Even though we are a little late with posting this, here is this week’s “The Thursday Ten”! This segment has been very rewarding to write this year and we’re glad to see that our viewers enjoyed reading these installments as much as we did with writing them! This post is actually the last “The Thursday Ten” for all of 2016. It’s amazing to see how many albums we gave ratings to this year and the staff here at Erik’s Album Reviews can’t wait to see what albums will make it onto “The Thursday Ten” next year! Once again thank you for support and we will be back with more installments to “The Thursday Ten” next year!
- Deftones – Gore: 6/10
- Shokran – Exodus: 8/10
- Abbath – Abbath: 7/10
- Phantogram – Three: 6/10
- Zao – The Well-Intentioned Virus: 9/10
- Solange – A Seat At The Table: 8/10
- Norma Jean – Polar Similar: 8/10
- Emarosa – 131: 9/10
- Angelmaker/A Night In Texas – Split EP: 8/10
- Hodgy – Fireplace – TheNotTheOtherSide: 8/10
The previous “The Thursday Ten”:
For those who visit Erik’s Album Reviews regularly, you will know that the staff has been very busy for the last two weeks. Because of this we unfortunately missed the last two “The Thursday Ten” segments. However, last week we announced that in order to make up for this lack of album ratings, we will give 20 album ratings for this week’s installment rather than the usual 10! This week’s post features various releases over multiple genres covering everything from Black Metal to EDM. Even though twice as many releases are feature in this installment, the rules to “The Thursday Ten” haven’t changed, and of course, we encourage you to check out every album listed on any of the major music streaming platforms. Let us know what you think of the ratings, which albums you want us to rate next, and don’t forget to check out the previous installment to “The Thursday Ten”. Here is this week’s post:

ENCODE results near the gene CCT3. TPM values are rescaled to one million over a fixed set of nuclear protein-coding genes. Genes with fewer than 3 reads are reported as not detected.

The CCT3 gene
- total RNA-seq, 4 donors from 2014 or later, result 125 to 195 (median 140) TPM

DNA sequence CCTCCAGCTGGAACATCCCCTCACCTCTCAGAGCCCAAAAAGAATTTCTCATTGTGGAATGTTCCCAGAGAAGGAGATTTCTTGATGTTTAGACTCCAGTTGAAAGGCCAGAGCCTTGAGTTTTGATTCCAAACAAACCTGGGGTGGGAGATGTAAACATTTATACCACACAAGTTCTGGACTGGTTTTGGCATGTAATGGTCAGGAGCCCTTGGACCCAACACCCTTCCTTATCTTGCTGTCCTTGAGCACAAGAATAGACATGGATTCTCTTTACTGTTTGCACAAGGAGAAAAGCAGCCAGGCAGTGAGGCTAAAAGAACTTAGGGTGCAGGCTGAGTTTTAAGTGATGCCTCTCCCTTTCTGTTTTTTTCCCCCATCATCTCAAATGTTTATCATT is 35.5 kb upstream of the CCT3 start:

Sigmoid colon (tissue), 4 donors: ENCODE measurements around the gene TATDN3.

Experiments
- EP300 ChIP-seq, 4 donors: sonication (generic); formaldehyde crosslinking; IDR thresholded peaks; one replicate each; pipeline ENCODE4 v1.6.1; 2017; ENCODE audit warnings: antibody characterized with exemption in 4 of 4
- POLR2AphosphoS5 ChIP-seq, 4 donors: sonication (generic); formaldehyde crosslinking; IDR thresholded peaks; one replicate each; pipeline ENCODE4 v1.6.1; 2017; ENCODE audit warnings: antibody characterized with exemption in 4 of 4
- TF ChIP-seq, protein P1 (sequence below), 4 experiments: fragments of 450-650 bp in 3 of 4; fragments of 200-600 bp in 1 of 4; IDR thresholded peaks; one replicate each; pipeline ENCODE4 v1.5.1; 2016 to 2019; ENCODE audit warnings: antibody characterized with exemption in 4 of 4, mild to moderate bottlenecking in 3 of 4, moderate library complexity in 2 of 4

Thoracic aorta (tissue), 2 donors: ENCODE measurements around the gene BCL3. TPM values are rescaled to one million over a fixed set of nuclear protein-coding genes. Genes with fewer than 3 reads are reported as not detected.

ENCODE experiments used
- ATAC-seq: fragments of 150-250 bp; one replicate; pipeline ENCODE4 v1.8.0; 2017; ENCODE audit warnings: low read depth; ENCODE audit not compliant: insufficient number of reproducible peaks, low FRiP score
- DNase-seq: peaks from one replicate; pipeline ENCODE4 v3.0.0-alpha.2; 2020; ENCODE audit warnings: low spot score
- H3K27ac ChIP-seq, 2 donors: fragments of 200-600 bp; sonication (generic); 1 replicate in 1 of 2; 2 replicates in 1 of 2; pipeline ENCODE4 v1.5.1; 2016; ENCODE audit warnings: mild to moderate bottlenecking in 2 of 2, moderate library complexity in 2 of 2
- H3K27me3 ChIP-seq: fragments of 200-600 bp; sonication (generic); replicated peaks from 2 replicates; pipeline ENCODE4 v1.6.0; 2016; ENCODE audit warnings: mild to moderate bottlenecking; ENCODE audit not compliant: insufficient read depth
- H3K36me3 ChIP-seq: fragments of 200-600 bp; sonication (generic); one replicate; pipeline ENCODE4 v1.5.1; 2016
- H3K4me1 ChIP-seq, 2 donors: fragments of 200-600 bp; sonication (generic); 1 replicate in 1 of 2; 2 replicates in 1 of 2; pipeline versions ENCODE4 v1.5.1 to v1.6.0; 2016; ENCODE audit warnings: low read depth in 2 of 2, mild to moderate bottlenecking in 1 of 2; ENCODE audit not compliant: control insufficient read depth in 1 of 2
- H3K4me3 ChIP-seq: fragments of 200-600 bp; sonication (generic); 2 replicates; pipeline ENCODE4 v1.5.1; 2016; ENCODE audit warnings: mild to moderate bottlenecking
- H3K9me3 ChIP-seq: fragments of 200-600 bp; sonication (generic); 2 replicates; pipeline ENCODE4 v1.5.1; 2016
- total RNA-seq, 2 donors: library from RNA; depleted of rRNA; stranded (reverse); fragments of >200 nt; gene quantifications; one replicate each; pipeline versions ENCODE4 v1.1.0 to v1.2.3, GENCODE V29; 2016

- Skeletonwitch – The Apothic Gloom EP: 8/10
- The Acacia Strain, Thy Art Is Murder, and Fit For An Autopsy – The Depression Sessions: 9/10
- Power Trip/Integrity Split EP: 7/10
- Dan Mason – Summer Love: 7/10
- Radiohead – A Moon Shaped Pool: 7/10
- Aborted – Termination Redux EP: 8/10
- Lamb of God – The Duke EP: 7/10
- Jason Richardson – I: 8/10
- bl00dwave – Distance: 8/10
- Defeater – Abandoned: 8/10
- Mac Miller – The Divine Feminine: 8/10
- Blink-182 – California: 8/10
- Balance and Composure – Light We Made: 8/10
- Moose Blood – Blush: 8/10
- Wakrat – Wakrat: 4/10
- Tesseract – Polaris: 7/10
- A Day To Remember – Bad Vibrations: 6/10
- Adventure Club – Red // Blue: 5/10
- PZA – AMERICAN RITUALS: 9/10
- Vaerbitt – Tid: 9/10
The previous “The Thursday Ten”: